Web as a source of information

I've just read a very interesting article on the Wall Street Journal about fake web "original content", written by Lee Gomes. He claims that he was once hired to produce "original content" for $2 an article where he just had to get articles from other websites and change the wording just enough so that it will look like something different. He ends the article saying:

"In fact, search engines are more like a TV camera crew let loose in the middle of a crowd of rowdy fans after a game. Seeing the camera, everyone acts boorishly and jostles to get in front. The act of observing something changes it.

"Which is what search engines are causing to happen to much of the world's "information." Legitimate information, like articles from the WHO, risks being crowded out by junky, spammy imitations. Nothing very useful about that."

Very well put and quite scary what search engines are doing to the web.

But then there is a second side to it: people are actually finding information (if they know how to search, or are looking for the same thing that most people are already looking, something that is cannot be old information)! And with this, people are making money! I've talked a week ago with a web designer friend of mine and he said that buying an ad at Google was the best investment he has ever made. It is very inexpensive ($1 per click) and he said that it makes him about 150x profit. I guess I've just been the only one that never clicked on an adsense ad.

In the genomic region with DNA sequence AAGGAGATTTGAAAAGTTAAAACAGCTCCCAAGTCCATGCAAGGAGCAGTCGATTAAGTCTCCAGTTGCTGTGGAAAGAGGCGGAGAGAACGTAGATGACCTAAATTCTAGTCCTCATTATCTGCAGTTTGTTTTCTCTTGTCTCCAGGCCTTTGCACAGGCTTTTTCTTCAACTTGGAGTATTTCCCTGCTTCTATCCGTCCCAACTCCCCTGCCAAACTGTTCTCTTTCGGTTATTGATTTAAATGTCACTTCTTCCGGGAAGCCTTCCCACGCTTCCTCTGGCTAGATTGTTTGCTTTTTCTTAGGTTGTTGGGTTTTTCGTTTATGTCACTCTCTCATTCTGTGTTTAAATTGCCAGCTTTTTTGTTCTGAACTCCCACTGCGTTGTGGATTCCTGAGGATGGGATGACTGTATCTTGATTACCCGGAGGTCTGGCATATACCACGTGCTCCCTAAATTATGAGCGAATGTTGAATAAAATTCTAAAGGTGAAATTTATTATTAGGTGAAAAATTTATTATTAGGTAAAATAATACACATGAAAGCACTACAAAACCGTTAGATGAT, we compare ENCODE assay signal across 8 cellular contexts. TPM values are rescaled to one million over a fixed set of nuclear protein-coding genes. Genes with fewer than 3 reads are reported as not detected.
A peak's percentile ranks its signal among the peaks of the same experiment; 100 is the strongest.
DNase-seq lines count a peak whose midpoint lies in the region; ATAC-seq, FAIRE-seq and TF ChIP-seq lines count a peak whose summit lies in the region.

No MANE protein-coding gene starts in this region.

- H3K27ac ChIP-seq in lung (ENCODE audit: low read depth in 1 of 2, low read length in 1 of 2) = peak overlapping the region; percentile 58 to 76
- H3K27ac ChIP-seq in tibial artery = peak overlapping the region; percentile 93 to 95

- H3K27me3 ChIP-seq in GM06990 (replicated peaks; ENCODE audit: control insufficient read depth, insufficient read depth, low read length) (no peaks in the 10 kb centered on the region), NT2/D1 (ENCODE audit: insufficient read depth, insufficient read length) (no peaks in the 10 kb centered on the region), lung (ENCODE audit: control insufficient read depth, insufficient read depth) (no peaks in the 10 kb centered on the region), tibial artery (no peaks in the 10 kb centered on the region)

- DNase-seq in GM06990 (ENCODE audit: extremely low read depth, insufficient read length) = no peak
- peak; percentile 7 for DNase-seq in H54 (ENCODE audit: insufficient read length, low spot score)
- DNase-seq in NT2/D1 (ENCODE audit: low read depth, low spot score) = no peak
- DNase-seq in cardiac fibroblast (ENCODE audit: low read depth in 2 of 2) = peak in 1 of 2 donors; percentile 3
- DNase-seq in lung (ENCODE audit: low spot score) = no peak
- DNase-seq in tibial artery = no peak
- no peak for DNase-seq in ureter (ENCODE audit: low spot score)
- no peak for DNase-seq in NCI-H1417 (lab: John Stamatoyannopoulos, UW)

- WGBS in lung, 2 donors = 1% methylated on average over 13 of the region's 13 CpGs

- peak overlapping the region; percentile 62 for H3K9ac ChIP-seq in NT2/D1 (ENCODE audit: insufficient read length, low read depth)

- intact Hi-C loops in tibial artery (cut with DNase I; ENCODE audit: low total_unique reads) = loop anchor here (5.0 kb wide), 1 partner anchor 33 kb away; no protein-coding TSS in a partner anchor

Finally, soon you will see some changes to this site. I'm planning a major change in direction of this blog, both making it nicer to look and easier to see what you are looking for. One detail: I won't promise any more and better content. It's just that I'll be a little bit more proud about it. One of the major things that will happen is that I'll be moving off of Blogger!

Scary thought, huh? It's been a long time that I just haven't seen anything new coming out of the Blogger team. Pretty much since blogger was bought by Google, it stalled; much like any "already established" system at Google. Look at Google news! Orkut (although it looks like there is a more complicated story behind that)! Google itself! Just projects left aside to give way to more "AJAXy" things, like Google maps and Gmail. By the way, talking about Gmail, I HATE that you can't click "back" to go back to the page you were.